Case Study for DataStor
DataStor, a data storage device and media manufacturer, produces a compact hard drive called DS1000, which stores 1GB of data. Their primary customer is Four-D, a national reseller of the drives.
Four-D has rejected four shipments of drives from DataStor in the past 20 days. DataStor wants to understand why their shipments are being rejected.
DataStor operates three 8-hour shifts, five days a week. Each shift produces approximately 120 drives for a daily average total of 360 drives per day. The company runs quality checks called PDQ tests on one of their drives every hour of production. The test takes up to 20 minutes. Their historical “in control” process is defined with a mean of 7.0 and a standard deviation of .3.
Four-D performs their own PDQ tests on the drives that DataStor ships them. They sample ten drives at random. If any of the drives have a PDQ score of 6.2 or below, then the entire shipment will be rejected. Penalties are assessed for each unacceptable shipment.
DataStor wants to determine why their shipments are being rejected. To do this, they first want to look at their internal processes before approaching Four-D to see if there are problems/issues on their side.
Case Study Questions
1. If the DataStor DS1000 hard drive production process at DataStor Company is “in control”, what percentage of the drives produced would be considered to be in nonconformance by Four-D? In other words, what is the likelihood (probability) that the PDQ test score of a drive tested at DataStor will fall below 6.2?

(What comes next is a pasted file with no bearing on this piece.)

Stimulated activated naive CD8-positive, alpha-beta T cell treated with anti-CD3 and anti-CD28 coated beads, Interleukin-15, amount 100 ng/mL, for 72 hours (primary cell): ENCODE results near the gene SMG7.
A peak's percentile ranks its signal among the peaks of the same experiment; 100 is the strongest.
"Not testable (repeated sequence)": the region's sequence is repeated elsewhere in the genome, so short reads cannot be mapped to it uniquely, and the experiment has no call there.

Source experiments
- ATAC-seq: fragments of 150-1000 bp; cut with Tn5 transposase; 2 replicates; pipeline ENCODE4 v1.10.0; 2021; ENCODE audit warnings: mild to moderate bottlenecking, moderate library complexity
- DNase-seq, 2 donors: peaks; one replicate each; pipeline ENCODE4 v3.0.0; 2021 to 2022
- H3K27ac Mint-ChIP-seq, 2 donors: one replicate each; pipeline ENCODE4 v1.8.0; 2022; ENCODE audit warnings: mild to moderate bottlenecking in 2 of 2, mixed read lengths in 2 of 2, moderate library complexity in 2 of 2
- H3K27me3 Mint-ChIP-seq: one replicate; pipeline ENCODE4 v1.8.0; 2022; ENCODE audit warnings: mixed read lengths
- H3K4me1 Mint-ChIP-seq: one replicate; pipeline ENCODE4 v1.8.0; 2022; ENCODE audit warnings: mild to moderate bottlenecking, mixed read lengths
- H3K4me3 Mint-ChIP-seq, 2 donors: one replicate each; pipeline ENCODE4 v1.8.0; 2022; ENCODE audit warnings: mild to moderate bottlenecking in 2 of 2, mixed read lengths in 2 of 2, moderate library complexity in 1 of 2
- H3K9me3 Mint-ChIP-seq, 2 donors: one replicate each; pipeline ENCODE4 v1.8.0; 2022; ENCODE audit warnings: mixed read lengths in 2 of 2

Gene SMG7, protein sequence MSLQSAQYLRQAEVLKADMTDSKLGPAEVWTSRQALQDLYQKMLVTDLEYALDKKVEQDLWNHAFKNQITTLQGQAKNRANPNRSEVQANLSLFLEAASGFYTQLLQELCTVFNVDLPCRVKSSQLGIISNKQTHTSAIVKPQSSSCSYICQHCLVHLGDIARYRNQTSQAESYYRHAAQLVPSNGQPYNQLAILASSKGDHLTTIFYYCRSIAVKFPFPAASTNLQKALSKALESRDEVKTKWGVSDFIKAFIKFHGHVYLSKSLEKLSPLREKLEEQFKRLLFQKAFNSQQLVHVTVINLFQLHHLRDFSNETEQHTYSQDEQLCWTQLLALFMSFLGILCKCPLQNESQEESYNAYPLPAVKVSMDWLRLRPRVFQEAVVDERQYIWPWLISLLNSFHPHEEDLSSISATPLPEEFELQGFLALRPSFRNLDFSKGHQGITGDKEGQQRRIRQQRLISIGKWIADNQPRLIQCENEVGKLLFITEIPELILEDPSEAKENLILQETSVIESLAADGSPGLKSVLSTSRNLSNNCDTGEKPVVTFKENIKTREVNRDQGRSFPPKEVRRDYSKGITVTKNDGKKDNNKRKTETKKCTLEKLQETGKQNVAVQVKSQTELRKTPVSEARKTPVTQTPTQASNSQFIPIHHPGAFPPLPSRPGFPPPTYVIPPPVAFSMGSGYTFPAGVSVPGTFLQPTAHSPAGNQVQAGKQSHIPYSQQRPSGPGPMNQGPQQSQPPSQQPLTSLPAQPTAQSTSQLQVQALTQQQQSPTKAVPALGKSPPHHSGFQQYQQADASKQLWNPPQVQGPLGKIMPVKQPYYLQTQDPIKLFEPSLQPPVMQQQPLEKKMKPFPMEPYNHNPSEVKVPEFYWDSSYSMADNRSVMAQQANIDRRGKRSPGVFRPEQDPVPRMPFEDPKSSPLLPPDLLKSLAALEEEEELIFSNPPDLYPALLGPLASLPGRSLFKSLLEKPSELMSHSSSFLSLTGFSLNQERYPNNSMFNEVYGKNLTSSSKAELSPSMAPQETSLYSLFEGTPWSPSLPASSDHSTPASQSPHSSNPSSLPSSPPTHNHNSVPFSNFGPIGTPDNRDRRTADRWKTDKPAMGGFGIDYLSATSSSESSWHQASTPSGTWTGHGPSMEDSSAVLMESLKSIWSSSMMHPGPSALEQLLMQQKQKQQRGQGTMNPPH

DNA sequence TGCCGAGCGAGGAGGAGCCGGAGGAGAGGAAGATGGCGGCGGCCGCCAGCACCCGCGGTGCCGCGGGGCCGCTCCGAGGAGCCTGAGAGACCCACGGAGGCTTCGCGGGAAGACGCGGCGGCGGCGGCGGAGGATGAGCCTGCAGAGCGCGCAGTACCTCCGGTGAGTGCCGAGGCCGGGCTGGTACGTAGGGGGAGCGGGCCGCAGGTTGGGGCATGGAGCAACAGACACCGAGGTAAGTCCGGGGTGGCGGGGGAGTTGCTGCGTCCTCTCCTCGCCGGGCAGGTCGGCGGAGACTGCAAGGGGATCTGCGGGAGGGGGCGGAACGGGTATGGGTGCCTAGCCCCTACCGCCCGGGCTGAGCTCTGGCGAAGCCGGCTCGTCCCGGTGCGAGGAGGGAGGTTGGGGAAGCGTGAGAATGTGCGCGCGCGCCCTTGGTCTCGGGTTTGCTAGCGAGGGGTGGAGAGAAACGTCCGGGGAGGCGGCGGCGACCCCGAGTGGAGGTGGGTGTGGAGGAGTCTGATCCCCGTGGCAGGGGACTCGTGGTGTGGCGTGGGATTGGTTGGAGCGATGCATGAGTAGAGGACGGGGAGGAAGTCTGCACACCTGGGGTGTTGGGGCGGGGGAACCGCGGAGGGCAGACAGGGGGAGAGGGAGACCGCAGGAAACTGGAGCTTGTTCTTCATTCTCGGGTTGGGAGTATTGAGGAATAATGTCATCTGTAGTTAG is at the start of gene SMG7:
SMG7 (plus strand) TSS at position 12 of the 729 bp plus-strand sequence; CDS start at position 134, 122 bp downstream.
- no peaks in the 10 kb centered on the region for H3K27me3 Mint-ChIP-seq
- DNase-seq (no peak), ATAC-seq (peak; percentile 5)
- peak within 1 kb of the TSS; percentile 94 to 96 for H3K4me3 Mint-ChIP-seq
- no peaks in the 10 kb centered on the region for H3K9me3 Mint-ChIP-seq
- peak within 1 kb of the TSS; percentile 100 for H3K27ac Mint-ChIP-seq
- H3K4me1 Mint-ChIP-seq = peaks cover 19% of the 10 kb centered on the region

The probability that a PDQ test score of a drive tested at DataStor will fall below 6.2 is .38%.
We arrived at this conclusion based on DataStor’s “in control” standard: Mean = 7.0
Std Dev = .3
Coincidentally, the mean and the X-bar of the data sample are the same, 7.0 (6.96).
Using Normal Probabilities feature in PhStat, we determined: Common Data|
Standard Deviation| 0.3|
Probability for X <=|
X Value| 6.2|
Z Value| -2.666667|
2. If the DataStor DS1000 hard drive production at DataStor Company is “in control”, how often will the shipments be found unacceptable by Four-D? That is, what is the probability of Four-D rejecting a shipment of drives from DataStor?
The probability of Four-D rejecting a shipment of drives from DataStor, if there process is “in control”, is 3.8%.
Four-D conducts the PDQ test on 10 random samples of each shipment.. We used this as the sample size in the Binomial Probability Distribution feature of PhStat.
The probability of the event, that a drive would fall below Four-D’s quality standard of 6.2, was gained from Question 1.
Outcomes 1 – 10 were queried because there are 10 possible scenarios of Four-D rejecting the sample. The cumulative probability of Four-D rejecting a shipment from DataStor’s “in control” process is 3.8%. See the table below for the calculation.
The binomial probability feature was used because this is a decision with two conditions: acceptable or unacceptable.
Binomial Probabilities| | |
| | | |
Data| | |
Sample size| 10| | |
Probability of an event of interest| 0.0038304| | |
| | | |
Statistics| | |
Mean| 0.0383038| | |
Variance| 0.0381571| | |
Standard deviation| 0.1953384| | |
| | | |
Binomial Probabilities Table| | |
| X| P(X)| |
| 1| 0.037| |
| 2| 0.00064| |
| 3| 6.6E-06| |
| 4| 4.4E-08| |
| 5| 2E-10| |
| 6| 6.5E-13| |
| 7| 1.4E-15| |
| 8| 2.1E-18| |
| 9| 1.8E-21| |
| 10| 6.8E-25| |
| | | |
| | 0.03765| |
3. What is the probability of DataStor having four or more shipments rejected in twenty days by Four-D, assuming that their production process has been “in control”?
The probability of Four-D rejecting a...